My message to GA pilots: Seek to improve your proficiency through training and experience. A good place to start is at EAA AirVenture [[add link: http://www.airventure.org/attractions/activities.html%5D%5D and its many workshops and forums. The bottom line is GA pilots do not need to be professional pilots to fly like pros!


Honorable Earl F. WeenerEarl F. Weener, Ph.D., took the oath of office as a Member of the National Transportation Safety Board on June 30, 2010. Dr. Weener is a licensed pilot and flight instructor who has dedicated his entire career to the field of aviation safety.

Accident Investigation at Its Finest

By John DeLisi

Pilatus PC-12
Pilatus PC-12

On March 22, 2009, a Pilatus PC-12 bound for Bozeman, Montana, diverted to Butte’s Bert Mooney Airport and crashed short of the runway. The pilot and all 13 passengers were killed and the airplane was almost entirely damaged from the impact and post-crash fire.

Last week, the NTSB Board met and determined the probable cause of this accident was a series of operational errors made by the pilot, notably the failure to add fuel system icing inhibitor to the fuel prior to the accident flight.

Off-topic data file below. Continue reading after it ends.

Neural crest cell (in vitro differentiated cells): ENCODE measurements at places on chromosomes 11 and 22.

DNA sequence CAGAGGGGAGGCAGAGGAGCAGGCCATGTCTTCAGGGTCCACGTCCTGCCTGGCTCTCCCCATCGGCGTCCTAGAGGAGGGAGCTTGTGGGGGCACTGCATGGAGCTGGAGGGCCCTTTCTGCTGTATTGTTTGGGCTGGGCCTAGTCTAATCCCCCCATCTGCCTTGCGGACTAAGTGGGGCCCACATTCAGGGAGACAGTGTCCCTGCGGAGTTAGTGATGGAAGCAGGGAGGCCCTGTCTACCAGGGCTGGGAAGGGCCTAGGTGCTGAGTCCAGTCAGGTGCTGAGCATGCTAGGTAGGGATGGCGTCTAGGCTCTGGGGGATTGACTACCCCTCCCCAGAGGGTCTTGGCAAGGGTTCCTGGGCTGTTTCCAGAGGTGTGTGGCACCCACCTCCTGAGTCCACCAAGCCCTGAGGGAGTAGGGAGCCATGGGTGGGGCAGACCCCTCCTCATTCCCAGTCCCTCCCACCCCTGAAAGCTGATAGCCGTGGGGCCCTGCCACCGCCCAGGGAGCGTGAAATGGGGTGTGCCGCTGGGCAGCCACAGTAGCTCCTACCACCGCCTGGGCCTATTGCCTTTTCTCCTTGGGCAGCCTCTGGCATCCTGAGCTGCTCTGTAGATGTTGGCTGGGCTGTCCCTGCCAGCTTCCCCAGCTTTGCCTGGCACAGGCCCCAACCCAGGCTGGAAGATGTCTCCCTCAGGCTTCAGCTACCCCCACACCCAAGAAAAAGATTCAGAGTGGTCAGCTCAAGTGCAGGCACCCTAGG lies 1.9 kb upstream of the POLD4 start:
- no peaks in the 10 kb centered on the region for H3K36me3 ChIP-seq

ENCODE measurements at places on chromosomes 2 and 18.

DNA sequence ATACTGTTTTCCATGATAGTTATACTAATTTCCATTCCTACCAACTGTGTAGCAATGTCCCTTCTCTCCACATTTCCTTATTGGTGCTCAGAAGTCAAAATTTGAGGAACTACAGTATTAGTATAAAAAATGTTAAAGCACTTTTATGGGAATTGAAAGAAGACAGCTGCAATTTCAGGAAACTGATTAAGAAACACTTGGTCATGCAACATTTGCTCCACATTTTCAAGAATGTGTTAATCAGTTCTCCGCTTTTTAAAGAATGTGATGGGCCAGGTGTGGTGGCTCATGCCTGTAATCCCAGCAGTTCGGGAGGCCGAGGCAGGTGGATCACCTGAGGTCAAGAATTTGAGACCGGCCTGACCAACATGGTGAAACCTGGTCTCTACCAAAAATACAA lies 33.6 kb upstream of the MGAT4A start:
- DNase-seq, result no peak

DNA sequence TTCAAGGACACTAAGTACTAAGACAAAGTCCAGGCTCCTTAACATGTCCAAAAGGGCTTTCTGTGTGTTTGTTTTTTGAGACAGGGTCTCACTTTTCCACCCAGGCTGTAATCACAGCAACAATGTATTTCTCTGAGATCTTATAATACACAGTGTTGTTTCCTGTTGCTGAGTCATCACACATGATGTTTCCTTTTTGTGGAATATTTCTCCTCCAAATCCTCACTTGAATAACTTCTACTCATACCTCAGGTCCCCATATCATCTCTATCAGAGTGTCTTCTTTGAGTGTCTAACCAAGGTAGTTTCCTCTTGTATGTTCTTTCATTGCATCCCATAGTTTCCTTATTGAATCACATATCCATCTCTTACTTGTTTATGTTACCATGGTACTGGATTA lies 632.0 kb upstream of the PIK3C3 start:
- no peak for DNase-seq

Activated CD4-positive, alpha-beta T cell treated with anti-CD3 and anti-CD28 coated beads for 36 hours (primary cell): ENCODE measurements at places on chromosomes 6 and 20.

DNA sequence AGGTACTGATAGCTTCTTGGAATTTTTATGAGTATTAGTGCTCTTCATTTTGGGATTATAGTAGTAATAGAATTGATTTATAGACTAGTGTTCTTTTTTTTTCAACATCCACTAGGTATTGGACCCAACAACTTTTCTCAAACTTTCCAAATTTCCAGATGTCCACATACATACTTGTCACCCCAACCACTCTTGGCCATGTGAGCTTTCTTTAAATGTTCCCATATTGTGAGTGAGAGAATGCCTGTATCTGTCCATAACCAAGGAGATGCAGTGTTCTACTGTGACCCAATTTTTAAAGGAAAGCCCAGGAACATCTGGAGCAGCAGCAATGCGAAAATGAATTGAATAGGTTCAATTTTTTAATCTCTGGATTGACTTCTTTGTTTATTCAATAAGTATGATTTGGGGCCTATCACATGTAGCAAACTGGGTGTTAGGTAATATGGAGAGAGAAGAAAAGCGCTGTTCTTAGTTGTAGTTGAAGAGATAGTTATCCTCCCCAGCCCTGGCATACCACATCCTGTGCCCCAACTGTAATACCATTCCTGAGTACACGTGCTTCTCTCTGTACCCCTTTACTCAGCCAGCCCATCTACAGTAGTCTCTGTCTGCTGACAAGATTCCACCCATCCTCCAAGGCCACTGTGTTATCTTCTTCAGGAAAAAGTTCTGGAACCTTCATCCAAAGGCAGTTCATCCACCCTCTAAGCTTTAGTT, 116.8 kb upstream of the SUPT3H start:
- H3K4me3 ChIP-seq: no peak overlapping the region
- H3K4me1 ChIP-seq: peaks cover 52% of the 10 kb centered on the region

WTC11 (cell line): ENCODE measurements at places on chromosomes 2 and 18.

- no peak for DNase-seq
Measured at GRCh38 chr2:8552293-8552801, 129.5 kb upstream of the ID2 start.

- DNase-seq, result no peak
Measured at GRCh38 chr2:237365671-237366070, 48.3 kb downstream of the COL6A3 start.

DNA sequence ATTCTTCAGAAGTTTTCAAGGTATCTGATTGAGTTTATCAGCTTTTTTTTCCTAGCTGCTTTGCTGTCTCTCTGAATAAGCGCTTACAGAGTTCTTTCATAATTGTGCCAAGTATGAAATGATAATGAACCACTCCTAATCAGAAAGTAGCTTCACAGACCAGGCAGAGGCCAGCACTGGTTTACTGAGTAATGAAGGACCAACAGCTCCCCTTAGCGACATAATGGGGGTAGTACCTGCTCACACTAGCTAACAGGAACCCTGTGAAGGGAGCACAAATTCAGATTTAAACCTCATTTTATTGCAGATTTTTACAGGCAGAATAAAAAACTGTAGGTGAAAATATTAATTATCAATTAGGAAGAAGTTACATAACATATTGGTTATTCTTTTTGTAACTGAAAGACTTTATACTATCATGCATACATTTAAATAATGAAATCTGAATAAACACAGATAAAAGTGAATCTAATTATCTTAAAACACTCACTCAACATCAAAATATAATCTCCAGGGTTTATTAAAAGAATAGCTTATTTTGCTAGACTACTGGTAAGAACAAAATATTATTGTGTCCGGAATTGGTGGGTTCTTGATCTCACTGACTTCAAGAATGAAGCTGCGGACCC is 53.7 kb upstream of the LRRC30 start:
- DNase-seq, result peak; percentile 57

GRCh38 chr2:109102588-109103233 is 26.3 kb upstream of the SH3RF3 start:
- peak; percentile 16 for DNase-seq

Uncovering the cause of this tragic accident was a major challenge for our investigative team. There were no survivors, no flight data recorders, no documented distress calls, and completely destroyed airplane wreckage. There was little to go on. For months, our team was uncertain whether they would be able to solve this puzzle.

There’s an expression “leave no stone unturned.” That is exactly what Dennis Diaz, this investigation’s systems group chairman, did. He methodically sifted through the wreckage to find a small circuit board because he believed one of its tiny computer chips could provide investigators much-needed information. He was right.

Finding the small computer chip that could rest on Dennis’s fingertip among the airplane wreckage was truly like finding a needle in a haystack.

That was just the first step. The circuit board was badly damaged and there were doubts the chip could be read. Dennis learned that even the company that manufactured the board would have difficulty with one so badly damaged. Undeterred, he worked with the Swiss Aircraft Accident Investigation Bureau and Germany’s Federal Bureau of Aircraft Accident Investigation. With a bit of luck and lots of ingenuity, intelligence, and talent, crucial data was extracted to illuminate a path to determine the accident’s cause.

The tiny computer chip provided huge pieces of information about the functioning of the fuel system onboard the airplane. Dennis Diaz’s investigative work was among the best I’ve seen in my 20-plus years of investigating aviation accidents.